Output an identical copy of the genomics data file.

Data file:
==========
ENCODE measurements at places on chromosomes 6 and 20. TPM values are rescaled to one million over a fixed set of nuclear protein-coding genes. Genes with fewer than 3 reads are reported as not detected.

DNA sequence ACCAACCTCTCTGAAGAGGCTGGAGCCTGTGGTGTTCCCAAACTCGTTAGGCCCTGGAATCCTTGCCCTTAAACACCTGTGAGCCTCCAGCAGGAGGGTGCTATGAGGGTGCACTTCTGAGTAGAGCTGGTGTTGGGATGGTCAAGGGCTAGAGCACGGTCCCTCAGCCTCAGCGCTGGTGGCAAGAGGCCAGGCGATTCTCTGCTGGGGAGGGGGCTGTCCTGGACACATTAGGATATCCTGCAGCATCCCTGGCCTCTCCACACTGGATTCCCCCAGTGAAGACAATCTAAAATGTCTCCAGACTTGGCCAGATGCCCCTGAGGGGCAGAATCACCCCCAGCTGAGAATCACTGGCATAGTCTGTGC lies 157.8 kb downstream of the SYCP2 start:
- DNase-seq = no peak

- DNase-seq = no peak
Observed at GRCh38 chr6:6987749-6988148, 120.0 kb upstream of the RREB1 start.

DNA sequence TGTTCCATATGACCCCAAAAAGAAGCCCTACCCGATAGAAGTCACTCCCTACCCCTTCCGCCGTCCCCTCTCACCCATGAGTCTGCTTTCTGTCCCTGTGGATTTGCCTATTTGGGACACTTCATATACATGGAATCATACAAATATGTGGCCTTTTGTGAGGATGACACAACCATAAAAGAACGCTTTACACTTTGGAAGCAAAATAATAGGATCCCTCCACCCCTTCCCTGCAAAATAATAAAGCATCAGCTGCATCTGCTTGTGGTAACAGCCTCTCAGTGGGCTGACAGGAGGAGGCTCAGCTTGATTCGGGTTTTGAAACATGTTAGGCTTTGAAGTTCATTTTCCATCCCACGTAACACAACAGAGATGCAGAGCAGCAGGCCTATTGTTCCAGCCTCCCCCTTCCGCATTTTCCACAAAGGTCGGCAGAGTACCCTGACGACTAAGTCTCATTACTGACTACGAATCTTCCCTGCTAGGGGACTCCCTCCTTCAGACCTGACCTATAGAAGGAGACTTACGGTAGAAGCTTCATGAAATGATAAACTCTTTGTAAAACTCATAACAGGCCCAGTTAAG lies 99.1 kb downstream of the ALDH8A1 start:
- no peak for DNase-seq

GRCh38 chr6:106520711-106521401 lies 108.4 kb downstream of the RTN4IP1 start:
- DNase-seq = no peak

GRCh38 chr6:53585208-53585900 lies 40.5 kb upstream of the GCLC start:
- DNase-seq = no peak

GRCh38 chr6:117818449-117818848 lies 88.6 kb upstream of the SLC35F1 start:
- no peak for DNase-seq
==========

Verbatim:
ENCODE measurements at places on chromosomes 6 and 20. TPM values are rescaled to one million over a fixed set of nuclear protein-coding genes. Genes with fewer than 3 reads are reported as not detected.

DNA sequence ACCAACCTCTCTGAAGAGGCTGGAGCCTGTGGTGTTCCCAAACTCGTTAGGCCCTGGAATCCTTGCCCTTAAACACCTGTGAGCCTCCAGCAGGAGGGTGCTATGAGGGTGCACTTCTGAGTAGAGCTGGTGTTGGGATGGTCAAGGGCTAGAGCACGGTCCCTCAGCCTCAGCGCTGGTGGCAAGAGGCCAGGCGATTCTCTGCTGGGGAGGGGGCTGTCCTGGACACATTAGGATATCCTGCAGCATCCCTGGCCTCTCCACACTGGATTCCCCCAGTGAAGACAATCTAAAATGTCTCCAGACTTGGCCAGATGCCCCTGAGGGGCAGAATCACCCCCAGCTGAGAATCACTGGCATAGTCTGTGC lies 157.8 kb downstream of the SYCP2 start:
- DNase-seq = no peak

- DNase-seq = no peak
Observed at GRCh38 chr6:6987749-6988148, 120.0 kb upstream of the RREB1 start.

DNA sequence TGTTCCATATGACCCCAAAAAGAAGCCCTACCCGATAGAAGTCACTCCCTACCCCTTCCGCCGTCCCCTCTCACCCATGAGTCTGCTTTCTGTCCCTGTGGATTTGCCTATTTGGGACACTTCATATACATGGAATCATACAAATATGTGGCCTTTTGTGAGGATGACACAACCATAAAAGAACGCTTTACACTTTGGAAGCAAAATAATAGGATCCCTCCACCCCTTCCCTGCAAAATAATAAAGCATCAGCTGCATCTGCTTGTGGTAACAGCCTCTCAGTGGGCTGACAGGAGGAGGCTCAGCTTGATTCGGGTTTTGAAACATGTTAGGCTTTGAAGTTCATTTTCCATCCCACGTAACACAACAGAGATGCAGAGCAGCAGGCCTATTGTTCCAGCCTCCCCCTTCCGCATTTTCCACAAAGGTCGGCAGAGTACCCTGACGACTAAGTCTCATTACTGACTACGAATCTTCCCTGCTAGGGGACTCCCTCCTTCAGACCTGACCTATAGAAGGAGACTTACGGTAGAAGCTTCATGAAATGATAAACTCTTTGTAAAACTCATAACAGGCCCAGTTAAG lies 99.1 kb downstream of the ALDH8A1 start:
- no peak for DNase-seq

GRCh38 chr6:106520711-106521401 lies 108.4 kb downstream of the RTN4IP1 start:
- DNase-seq = no peak

GRCh38 chr6:53585208-53585900 lies 40.5 kb upstream of the GCLC start:
- DNase-seq = no peak

GRCh38 chr6:117818449-117818848 lies 88.6 kb upstream of the SLC35F1 start:
- no peak for DNase-seq